The blank Commissions remaining of those sent to us here, are all signed by Mr Hancock, which occasions some Difficulty. If Congress approves of my continuing to issue such Commissions, I wish to have a fresh Supply, with the other necessary Papers, Instructions, Rules, Bonds, &ca. of which none are now left.

M. le Comte de Maillebois esteemed one of the best Generals in this Country, and who loves our Cause, has given me a Memorial, containing a Project for raising a Corps here for your Service,6 which I promised to lay before Congress, and accordingly enclose a Copy: I know nothing of the Sentiments7 of Congress on the Subject of introducing foreign Troops among us, and therefore could give no Expectation that the Plan would be adopted. It will however be a Pleasure to him to know that his good Will to serve them has been acceptable to the Congress.

A Major Borre, who has been in America, and some other Officers who have quitted our Service in Disgust, endeavour to give an Idea here that our Nation does not love the French.8 I take all Occasions to place in View the Regard9 shown by Congress to good French Officers, as a Proof that the Slight these Gentlemen complain of is particular to themselves, and probably the Effect of their own Misbehaviour. I wish for the future, when any of these sort of People leave our Armies to come home, some little Sketch of their Conduct or Character may be sent me, with the real Causes of their Resigning or Departure, that I may be more able to justify our Country.

Here are returned in the last Cartel a Number of French Sailors who had engaged with Capt. Cunningham, were taken in coming home with one of his Prizes, and have been near two Years in English Prisons. They demand their Wages & Share of Prize Money.1 I send their Claim as taken before the Officers of the Classes at Dunkerque. I know nothing of the Agreement they alledge was made with them. Mr. Hodge perhaps can settle the Affair so that they may have Justice done them. These Sort of things give me a great deal of Trouble. Several of those Men have made personal Applications to me, and I must hear all their Stories tho’ I cannot redress them. I inclose also the Claim of two Gunners upon a Prize made by the Boston Capt Tucker.—2 I am persuaded the Congress wish to see Justice done to the meanest Stranger that has served them: It is Justice that establisheth a Nation.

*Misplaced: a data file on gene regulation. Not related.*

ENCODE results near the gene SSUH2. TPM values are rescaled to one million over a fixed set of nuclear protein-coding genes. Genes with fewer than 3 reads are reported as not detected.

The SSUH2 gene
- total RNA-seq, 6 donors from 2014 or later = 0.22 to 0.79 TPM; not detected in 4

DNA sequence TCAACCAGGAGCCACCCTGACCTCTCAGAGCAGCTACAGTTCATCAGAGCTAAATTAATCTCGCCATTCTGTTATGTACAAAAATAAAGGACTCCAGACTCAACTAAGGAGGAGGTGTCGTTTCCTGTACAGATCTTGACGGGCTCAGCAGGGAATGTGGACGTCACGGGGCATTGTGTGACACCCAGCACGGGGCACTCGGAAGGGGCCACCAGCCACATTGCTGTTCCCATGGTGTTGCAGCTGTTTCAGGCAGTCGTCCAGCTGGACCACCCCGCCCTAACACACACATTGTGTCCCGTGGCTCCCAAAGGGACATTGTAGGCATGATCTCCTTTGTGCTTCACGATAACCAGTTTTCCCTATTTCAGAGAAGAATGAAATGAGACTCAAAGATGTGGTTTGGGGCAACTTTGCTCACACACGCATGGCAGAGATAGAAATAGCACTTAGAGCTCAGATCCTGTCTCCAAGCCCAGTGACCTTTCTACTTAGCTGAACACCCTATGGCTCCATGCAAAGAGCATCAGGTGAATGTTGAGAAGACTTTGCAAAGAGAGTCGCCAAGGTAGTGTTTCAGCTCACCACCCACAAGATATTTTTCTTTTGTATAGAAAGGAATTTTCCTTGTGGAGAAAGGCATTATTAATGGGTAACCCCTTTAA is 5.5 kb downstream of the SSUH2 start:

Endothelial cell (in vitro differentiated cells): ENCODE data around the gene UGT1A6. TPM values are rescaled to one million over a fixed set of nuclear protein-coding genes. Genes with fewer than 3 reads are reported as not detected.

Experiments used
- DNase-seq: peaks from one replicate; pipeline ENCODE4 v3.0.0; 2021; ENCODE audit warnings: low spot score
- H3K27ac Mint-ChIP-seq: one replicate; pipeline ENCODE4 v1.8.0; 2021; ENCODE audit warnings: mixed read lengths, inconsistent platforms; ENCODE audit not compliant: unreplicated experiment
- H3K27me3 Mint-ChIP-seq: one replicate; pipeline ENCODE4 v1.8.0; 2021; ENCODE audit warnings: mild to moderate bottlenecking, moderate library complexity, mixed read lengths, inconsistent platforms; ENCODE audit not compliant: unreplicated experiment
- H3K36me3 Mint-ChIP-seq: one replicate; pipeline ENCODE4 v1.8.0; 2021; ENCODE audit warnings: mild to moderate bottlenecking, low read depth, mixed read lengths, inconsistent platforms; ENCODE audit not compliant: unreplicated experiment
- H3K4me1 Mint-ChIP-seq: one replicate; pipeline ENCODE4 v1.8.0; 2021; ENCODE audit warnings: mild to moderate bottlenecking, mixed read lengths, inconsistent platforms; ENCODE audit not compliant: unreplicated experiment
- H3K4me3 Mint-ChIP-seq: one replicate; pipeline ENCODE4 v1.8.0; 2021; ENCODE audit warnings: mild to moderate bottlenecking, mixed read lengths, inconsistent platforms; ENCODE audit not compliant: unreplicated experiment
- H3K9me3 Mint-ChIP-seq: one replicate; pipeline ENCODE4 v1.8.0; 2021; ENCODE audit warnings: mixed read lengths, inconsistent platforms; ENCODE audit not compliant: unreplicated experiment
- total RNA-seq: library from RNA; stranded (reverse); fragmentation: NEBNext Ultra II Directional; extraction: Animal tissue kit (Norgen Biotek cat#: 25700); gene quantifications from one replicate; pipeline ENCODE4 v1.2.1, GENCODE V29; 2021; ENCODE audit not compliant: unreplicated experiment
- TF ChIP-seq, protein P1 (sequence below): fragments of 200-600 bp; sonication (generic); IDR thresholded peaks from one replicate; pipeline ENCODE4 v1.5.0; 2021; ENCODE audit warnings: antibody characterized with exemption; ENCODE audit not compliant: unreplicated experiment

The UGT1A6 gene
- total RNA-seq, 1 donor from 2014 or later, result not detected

The Spanish Ambassador here delivered me several Complaints against our Cruizers.3 I imagine that all the Injuries complained of are not justly chargeable to us, some of the smaller English Cruizers having pillaged Spanish Vessels under American Colours, of which we have Proof upon Oath. And also that no such American Privateers as are said to have committed these Robberies after coming out of Nantes, have ever been known there or in any other Port of France, or even to have existed. But if any of the Complaints are well founded, I have assured the Ambassador, that the Guilty will be punished & Reparation made.

The Swedish Ambassador also complains of the Taking of a Ship of his Nation by Capt. Landais, the Master of which lays his Damages at 60,000 Livres.4 I understand it was his own Fault that he was stopt as he did not shew his Papers. Perhaps this if proved may enable us to avoid the Damages.

Since writing the above I have received the following farther Particulars of the Action between Commodore Jones & the English Men of War. The 44 Gun Ship is new5 having been but 6 Months off the Stocks: she is called the Serapis; the other of 20 Guns is the Countess of Scarborough. He had before taken a number of valuable Prizes particularly a rich Ship bound to Quebec, which we suppose he may have sent to America. The English from mistaken Intelligence, imagining he had a Body of Troops with him to make Descents, have had all their Northern Coasts alarmed, and been put to very expensive Movements of Troops &c.6